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Shaw Mark X Bolt-Action Rifle Review

Available in a dizzying array of calibers and options, the new Shaw Mark X bolt-action rifle is built to impress.

Shaw Mark X Bolt-Action Rifle Review

In 1957, Ed Shaw began providing barrels for Ithaca and Marlin firearms from his machine shop in Pennsylvania. Shaw’s attention to detail and skill as a machinist made him one of the most sought-after barrel makers of the time, and his namesake company began expanding its operations and increasing its client base. Soon E.R. Shaw became one of the go-to OEM barrel manufacturers in the country. Other major manufacturers incorporated E.R. Shaw barrels into their firearms, and most serious shooters and hunters have, at one time or another, sent a bullet down a Shaw barrel whether or not they knew it.

Carl Behling took over the brand in 1975, and today his son, Carl Behling Jr., oversees operations at the Bridgeville, Pennsylvania, factory and showroom. Now known simply as Shaw, the company’s reputation has led to higher demand for its barrels—both as OEM parts for major firearms manufacturers and by consumers. Shaw’s barrel production spiked with the recent rise in AR-15 sales, and suddenly the factory was running two shifts to keep up with production.

In 2018, I had a chance to tour the Shaw factory in Bridgeville, a borough at the doorstep of the most iconic of American steelworking cities: Pittsburgh. Although many of the jobs in steelwork that gave the city its reputation (and the name of its NFL football team) have left the area, Shaw remains, and the company has integrated high-tech CNC machining with hands-on manufacturing practices to create barrels—and rifles—that have few peers in terms of quality and value.

After building barrels for a variety of rifle manufacturers, Shaw decided to try its hand at developing its own bolt-action rifle, the Mark VII. When the Mark VII debuted, hunters and shooters loved the idea of being able to build their own custom rifle at a relatively low price. The accuracy from these rifles was superb.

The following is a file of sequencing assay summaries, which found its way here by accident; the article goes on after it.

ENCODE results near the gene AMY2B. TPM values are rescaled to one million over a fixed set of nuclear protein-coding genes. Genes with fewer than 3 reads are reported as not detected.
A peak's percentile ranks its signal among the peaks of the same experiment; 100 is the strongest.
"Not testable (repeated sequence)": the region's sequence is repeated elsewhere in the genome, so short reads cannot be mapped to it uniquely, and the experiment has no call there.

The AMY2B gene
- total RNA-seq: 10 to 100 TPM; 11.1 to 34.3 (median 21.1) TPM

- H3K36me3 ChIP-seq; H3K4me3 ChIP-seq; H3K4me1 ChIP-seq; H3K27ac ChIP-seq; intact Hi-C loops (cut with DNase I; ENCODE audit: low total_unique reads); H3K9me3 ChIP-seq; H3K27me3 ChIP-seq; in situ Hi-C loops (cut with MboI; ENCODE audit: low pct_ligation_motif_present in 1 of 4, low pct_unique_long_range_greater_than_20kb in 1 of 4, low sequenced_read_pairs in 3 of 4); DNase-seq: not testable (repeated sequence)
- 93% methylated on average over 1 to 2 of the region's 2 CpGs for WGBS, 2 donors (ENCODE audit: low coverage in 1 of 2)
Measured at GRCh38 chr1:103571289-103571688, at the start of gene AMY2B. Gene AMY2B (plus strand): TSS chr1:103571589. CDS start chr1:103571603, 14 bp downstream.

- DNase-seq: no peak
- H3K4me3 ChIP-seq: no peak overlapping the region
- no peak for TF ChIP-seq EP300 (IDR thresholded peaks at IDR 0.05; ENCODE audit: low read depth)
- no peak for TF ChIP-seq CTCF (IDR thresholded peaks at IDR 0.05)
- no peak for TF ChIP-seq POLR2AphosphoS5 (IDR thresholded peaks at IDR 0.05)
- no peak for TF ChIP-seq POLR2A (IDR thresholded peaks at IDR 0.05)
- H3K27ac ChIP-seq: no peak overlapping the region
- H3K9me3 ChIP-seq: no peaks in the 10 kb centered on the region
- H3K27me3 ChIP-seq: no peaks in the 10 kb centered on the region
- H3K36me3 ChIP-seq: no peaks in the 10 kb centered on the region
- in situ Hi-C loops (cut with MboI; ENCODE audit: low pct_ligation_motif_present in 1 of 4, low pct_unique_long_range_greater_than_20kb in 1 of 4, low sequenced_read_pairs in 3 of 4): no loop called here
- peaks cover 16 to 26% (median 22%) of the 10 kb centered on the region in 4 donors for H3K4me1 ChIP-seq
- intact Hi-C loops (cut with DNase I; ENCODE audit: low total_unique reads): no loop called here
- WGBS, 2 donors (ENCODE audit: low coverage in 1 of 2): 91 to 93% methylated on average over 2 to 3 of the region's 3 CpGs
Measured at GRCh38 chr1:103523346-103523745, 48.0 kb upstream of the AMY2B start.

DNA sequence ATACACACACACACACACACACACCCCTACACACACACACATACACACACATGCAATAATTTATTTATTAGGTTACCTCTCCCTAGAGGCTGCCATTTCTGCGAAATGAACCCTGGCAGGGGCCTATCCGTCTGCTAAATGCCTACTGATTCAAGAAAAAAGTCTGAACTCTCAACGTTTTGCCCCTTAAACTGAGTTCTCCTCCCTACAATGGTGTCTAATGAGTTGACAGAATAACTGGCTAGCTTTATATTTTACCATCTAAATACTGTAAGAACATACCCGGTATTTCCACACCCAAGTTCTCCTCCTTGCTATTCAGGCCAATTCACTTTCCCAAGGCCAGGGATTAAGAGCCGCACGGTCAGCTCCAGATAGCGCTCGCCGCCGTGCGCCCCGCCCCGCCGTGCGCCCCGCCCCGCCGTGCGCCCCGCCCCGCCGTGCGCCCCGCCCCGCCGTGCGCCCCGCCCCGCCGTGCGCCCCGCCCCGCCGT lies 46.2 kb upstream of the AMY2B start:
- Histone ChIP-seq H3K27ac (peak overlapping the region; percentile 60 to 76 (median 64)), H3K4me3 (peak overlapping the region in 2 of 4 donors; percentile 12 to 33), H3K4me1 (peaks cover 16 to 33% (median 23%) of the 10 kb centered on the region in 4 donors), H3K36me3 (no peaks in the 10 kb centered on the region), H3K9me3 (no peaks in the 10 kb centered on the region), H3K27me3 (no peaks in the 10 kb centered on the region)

The Mark VII used a modified Savage 110 action, and the team at Shaw barrels recently decided to design its own receiver and action as the basis for its new Mark X rifles. The new proprietary action is forged from steel in the Bridgeville factory and borrows elements from several other successful actions on the market.

The Mark X is built on Shaw’s new proprietary action. The Savage AccuTrigger comes standard, and it feeds from AI-style magazines.

The bolt features a dual-lug design with a heavy-duty sliding plate extractor. The receiver components are forged and polished, which results in a robust and smooth bolt stroke. Shaw also added a heavy-duty quarter-inch recoil lug to the Mark X action, and the optic bases are machined directly to the receiver for maximum strength and rigidity.

Thanks to the company’s close association with Savage, Shaw was able to license the AccuTrigger design, and as you might imagine, the barrels come from Shaw’s own factory and are built to the highest standards.

There are three different stock options for the Mark X: nutmeg or pepper laminate and beautiful Grade 5 walnut. Selecting from the three stock designs may be the simplest choice you’ll have to make when building your own Shaw Mark X rifle, as there are literally thousands of stock/chambering/barrel combinations available on its Internet rifle configurator.